They coerced one judge, first to use a court-appointed, supposedly impartial, "global expert" to make an overall damages assessment and, then, to appoint to that important role a man whom Donziger hand-picked and paid to "totally play ball" with the [appellants]. They then paid a Colorado consulting firm secretly to write all or most of the global expert's report, falsely presented the report as the work of the court-appointed and supposedly impartial expert, and told half-truths or worse to U.S. courts in attempts to prevent exposure of that and other wrongdoing. Ultimately, the [appellants'] team wrote the [Ecuadorian] court's Judgment themselves and promised $500,000 to the Ecuadorian judge to rule in their favor and sign their judgment.
(1) Are the shares and assets of Chevron Canada exigible and available for execution and seizure pursuant to the Execution Act to satisfy the Ecuadorian judgment against Chevron?
(2) If they are not, should Chevron Canada's corporate veil be pierced so that its shares and assets are available to satisfy the Ecuadorian judgment against its indirect parent, Chevron?
Hainey J. answered both questions in the negative and dismissed the appellants' claim against Chevron Canada.
(1) Did Hainey J. err in his interpretation of the Act, such that Chevron Canada's shares and assets are exigible to satisfy the judgment debt of Chevron Corporation?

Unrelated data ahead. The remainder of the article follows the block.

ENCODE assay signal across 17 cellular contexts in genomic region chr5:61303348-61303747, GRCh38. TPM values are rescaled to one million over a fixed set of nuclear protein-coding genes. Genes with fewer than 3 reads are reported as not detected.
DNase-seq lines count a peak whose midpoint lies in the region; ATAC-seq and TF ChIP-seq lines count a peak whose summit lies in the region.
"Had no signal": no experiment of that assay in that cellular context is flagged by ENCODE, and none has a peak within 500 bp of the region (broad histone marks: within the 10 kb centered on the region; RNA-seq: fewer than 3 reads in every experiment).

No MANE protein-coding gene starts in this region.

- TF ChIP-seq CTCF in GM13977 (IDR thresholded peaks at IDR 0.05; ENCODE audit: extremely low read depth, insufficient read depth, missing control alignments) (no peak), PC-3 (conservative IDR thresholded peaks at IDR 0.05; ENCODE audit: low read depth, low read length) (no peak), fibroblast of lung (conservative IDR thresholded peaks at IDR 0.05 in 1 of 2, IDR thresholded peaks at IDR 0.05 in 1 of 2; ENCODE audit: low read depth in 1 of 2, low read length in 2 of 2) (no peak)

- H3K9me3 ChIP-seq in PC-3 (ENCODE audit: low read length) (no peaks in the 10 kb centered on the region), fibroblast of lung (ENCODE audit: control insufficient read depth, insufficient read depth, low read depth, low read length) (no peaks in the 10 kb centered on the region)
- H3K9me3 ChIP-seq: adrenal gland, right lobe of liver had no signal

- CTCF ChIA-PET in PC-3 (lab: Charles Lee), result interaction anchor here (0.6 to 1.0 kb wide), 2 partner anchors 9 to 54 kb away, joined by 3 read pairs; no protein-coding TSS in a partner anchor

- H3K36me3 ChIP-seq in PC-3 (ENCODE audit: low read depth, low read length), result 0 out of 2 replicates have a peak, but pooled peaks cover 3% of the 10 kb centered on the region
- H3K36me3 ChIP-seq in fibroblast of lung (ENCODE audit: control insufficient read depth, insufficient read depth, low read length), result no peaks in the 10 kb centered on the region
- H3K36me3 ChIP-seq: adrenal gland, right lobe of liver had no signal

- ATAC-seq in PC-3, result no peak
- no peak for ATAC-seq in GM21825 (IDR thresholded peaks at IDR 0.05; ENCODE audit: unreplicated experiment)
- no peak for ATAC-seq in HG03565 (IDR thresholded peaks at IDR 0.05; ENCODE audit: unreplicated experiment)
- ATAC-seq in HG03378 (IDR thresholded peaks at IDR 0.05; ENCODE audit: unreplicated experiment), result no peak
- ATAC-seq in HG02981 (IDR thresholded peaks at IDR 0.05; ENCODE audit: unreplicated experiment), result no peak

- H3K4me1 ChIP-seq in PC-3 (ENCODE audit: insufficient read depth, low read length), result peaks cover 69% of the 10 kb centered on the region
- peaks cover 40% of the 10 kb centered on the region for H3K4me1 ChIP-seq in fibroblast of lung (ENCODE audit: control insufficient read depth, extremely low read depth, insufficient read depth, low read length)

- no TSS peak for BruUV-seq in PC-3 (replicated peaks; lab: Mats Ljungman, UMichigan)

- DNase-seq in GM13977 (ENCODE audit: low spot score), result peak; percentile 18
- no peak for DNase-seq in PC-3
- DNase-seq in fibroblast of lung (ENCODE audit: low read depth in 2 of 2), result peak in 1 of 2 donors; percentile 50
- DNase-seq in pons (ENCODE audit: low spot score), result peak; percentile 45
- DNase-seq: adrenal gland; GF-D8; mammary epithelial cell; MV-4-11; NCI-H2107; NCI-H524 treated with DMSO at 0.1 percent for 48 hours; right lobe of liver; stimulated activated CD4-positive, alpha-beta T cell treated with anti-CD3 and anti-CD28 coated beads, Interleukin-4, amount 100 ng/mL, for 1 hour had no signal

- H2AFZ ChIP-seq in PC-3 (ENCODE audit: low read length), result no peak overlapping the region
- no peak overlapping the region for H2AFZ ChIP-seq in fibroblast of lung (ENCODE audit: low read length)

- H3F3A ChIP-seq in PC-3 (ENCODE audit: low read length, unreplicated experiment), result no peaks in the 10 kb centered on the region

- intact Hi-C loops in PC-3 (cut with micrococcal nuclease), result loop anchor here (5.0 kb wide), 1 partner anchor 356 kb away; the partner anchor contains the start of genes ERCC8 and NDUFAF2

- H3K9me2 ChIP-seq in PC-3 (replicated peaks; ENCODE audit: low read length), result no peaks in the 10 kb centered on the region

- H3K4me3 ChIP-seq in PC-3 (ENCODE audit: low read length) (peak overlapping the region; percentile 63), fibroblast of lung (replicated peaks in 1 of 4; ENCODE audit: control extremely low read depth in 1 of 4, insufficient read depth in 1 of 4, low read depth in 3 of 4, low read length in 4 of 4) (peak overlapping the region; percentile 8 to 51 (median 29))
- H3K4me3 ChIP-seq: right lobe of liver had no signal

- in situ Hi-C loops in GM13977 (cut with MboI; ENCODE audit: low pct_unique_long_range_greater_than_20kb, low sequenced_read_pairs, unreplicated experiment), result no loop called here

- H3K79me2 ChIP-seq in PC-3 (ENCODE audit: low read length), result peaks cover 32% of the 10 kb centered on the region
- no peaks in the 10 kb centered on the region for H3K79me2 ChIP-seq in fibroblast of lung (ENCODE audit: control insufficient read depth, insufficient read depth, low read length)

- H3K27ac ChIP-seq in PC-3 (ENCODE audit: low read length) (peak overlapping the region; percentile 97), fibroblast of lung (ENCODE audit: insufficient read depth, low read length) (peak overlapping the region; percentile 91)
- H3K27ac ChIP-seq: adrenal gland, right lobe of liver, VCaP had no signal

(2) Did Hainey J. err in failing to pierce the corporate veil?
(3) Did Hainey J. err in dismissing the motion to add CCCC as a party?
(4) Should the appellants' motion to tender fresh evidence on appeal be granted?
(5) Should leave to appeal the costs order be granted and, if so, should this court interfere with the costs order?
14(1) The interest of an execution debtor in a security or security entitlement may be seized by the sheriff in accordance with sections 47 to 51 of the Securities Transfer Act, 2006.
(3) Every seizure and sale made by the sheriff shall include all dividends, distributions, interest and other rights to payment in respect of the security, if issued by an issuer incorporated or otherwise organized under Ontario law, or in respect of the security entitlement and, after the seizure becomes effective, the issuer or securities intermediary shall not pay the dividends, distributions or interest or give effect to other rights to payment to or on behalf of anyone except the sheriff or a person who acquires or takes the security or security entitlement from the sheriff.